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30 Sad And Bizarre Facts About The Boston Massacre

Before a rundown of the Boston Massacre facts, we will like to say something. Boston Massacre is one of the many events that is a screaming testament of the atrocities of the darkest empire of the colonial era – the British Empire. Take a look below for 30 sad and bizarre facts about The Boston Massacre.

1. Boston Massacre is also known by the name “Incident on King Street”. This alternate name is more popular among the British people.

2. The event took place exactly on March 5, 1770.

3. The massacre took place at Boston, which at that point in time, was the capital of the Province of Massachusetts.

4. Multiple people were killed by the British soldiers on that day. The shot people dead because a mob harassed a sentry.

5. The firing by British soldiers was not authorized and it claimed the lives of 5 people while injuring 6 other people.

6. In those days, Boston was pretty important for the British colonial rulers. It was a very important town in terms of shipping.

7. Boston also came to prominence because it became the hotbed of all resistance against the infamous taxation acts introduced in the 1760s by the British Parliament.

8. Precisely in 1768, the Townshend Acts were implemented by the British Parliament upon the Thirteen Colonies that were ruled by the British.

9. Once the Townshend Acts were implemented, the British started putting tariffs on several very common items that the British used to manufacture and then import them into the colonies.

10. King George III received a petition letter from the Massachusetts House of Representatives after the enactment of the Townshend Revenue Acts.

11. In the petition, the Massachusetts House of Representatives asked the King to revoke the acts.

12. In addition to the petition, the Massachusetts House of Representatives also circulated what is known as the Massachusetts Circular Letter to the remaining of the colonial assemblies.

13. The Massachusetts Circular Letter was an invitation to the remaining colonies to join the resistance movement against the Townshend Acts.

14. Through the Massachusetts Circular Letter, the Massachusetts House of Representatives also openly called for a boycott of those merchants who were engaged in importing the goods that were affected by the Townshend Acts.

15. Whatever the Massachusetts House of Representatives was doing because a matter of concern for Lord Hillsborough. Hillsborough was the Colonial Secretary (a newly created office).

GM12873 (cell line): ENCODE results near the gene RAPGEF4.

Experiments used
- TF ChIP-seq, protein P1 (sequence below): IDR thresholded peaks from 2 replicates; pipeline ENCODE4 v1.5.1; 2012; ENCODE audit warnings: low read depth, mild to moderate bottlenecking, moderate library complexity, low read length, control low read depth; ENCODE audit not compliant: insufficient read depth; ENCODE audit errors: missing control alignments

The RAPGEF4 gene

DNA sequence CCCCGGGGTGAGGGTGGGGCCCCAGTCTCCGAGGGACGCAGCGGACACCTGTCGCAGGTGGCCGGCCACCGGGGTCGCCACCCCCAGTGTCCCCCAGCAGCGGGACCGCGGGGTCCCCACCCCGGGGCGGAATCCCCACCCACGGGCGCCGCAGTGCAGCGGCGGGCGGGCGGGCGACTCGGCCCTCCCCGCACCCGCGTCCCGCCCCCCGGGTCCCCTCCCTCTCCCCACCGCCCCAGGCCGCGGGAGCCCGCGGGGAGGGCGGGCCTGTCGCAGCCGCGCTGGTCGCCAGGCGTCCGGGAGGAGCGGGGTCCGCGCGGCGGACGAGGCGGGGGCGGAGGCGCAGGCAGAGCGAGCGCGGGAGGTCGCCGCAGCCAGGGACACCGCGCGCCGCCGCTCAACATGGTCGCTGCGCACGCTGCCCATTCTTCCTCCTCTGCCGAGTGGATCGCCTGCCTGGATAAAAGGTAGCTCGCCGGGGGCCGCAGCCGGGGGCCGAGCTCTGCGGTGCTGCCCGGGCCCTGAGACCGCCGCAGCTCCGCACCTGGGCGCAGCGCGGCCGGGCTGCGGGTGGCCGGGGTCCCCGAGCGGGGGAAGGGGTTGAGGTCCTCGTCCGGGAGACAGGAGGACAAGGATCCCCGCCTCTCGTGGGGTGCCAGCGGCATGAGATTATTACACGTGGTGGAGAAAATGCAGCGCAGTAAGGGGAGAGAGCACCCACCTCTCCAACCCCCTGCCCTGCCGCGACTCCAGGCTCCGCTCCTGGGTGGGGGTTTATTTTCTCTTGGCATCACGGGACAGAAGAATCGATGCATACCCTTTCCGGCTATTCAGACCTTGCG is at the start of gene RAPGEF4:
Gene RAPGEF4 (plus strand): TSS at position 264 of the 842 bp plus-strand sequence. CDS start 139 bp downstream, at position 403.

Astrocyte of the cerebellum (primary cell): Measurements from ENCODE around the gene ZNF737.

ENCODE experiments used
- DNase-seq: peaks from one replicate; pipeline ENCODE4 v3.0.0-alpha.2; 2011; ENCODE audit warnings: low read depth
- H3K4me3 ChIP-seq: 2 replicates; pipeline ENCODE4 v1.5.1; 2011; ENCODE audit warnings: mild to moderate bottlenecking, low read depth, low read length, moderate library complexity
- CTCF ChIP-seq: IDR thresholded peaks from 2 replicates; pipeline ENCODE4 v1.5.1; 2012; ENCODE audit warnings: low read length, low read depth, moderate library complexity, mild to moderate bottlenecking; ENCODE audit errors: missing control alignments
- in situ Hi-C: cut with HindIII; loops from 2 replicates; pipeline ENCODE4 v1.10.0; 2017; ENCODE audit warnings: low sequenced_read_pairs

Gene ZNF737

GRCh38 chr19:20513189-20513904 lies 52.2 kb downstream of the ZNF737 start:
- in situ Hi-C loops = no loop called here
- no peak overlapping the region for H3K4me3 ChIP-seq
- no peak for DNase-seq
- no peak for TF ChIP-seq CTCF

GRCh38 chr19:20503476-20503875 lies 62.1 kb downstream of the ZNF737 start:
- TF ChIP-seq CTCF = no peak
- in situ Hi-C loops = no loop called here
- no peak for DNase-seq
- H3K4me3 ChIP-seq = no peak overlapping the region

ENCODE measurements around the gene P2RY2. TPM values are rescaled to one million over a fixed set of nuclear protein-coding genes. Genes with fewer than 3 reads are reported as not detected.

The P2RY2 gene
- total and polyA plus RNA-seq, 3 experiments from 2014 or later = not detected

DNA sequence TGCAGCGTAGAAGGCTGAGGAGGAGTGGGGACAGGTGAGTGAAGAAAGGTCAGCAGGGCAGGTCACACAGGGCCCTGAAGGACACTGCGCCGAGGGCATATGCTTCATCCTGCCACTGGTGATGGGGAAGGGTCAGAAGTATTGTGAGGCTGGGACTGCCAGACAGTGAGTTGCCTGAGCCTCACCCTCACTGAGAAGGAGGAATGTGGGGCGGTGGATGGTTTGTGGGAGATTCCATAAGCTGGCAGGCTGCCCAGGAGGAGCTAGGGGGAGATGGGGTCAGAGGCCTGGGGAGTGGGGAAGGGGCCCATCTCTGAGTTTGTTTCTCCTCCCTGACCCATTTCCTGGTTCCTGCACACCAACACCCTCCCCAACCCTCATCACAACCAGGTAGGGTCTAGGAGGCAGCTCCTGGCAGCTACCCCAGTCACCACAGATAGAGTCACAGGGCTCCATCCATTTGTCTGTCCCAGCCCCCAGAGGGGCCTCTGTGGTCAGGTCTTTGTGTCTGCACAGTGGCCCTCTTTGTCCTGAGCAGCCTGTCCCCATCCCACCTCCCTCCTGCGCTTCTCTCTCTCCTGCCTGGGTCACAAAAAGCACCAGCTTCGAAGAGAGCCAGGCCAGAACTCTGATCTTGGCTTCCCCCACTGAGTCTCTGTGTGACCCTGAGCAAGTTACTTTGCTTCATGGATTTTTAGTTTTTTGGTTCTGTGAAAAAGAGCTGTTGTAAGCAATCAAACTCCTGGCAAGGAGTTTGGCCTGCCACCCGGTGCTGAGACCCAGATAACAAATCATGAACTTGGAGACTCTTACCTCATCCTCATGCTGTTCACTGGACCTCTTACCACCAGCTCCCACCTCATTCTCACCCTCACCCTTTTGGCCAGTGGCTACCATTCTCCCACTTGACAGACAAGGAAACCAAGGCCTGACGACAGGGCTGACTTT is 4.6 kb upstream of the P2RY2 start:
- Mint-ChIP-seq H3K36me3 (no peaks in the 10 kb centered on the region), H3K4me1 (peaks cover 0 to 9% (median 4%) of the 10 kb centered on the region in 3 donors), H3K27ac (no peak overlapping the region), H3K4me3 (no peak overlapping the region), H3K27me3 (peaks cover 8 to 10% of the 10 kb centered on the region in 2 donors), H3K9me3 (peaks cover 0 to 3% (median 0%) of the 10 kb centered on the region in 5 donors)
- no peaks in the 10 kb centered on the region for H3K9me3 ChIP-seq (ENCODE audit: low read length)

16. Alarmed and worried, Hillsborough wrote a letter to America’s colonial governors. He gave an instruction to Francis Bernard (a British colonial administrator who was the governor of the Massachusetts Bay and New Jersey).

17. Francis Bernard was instructed to ask the Massachusetts House of Representative to stop all that they were doing. Unfortunately, the House of Representatives did not agree.

18. In response, HMS Romney – a 50-gun warship reached the Boston harbor in May 1768.

19. On 10th June 1768, custom officials seized a sloop (a sailing boat) by the name Liberty. It was owned by a Boston merchant by the name John Hancock.

20. The British customs officials seized Liberty on the grounds that it was smuggling goods.

21. In addition to this, the captain of the HMS Romney was forcefully taking local sailors into naval force (colloquially known as impressing).

22. People of Boston were not at all happy about impressing and the seize of Liberty was a tipping point. People started rioting.

23. As the riots started, the customs officials ran away seeking protection at Castle William.

24. Because the situation was really unstable in Massachusetts, General Thomas Gage (North America’s Commander-in-Chief) was ordered by Lord Hillsborough to bring in as many soldiers in Boston as he deemed necessary.

25. General Thomas Gage sent over 4 British Army regiments to Boston, of which the first regiment landed at Boston on 1st October, 1768.

26. Though all four regiments came in, two out of those four regiments were eventually removed from the town by 1769.

27. The remaining two regiments – the 14th Regiment and the 29th Regiment stayed at Boston. Both of them were ‘Regiments of Foot’. Basically, they were foot soldiers.

28. Because the rioting had already started prior to the arrival of the British soldiers, there were frequent clashes between soldiers and civilians of Boston.

29. All the clashes between the soldiers and the civilians were chronicled by the “Journal of Occurrences”, which was nothing but a series of newspaper articles published anonymously.

30. Journal of Occurrences aimed at chronicling the clashes between British soldiers and Bostonians but in doing so, the reports were often exaggerated.

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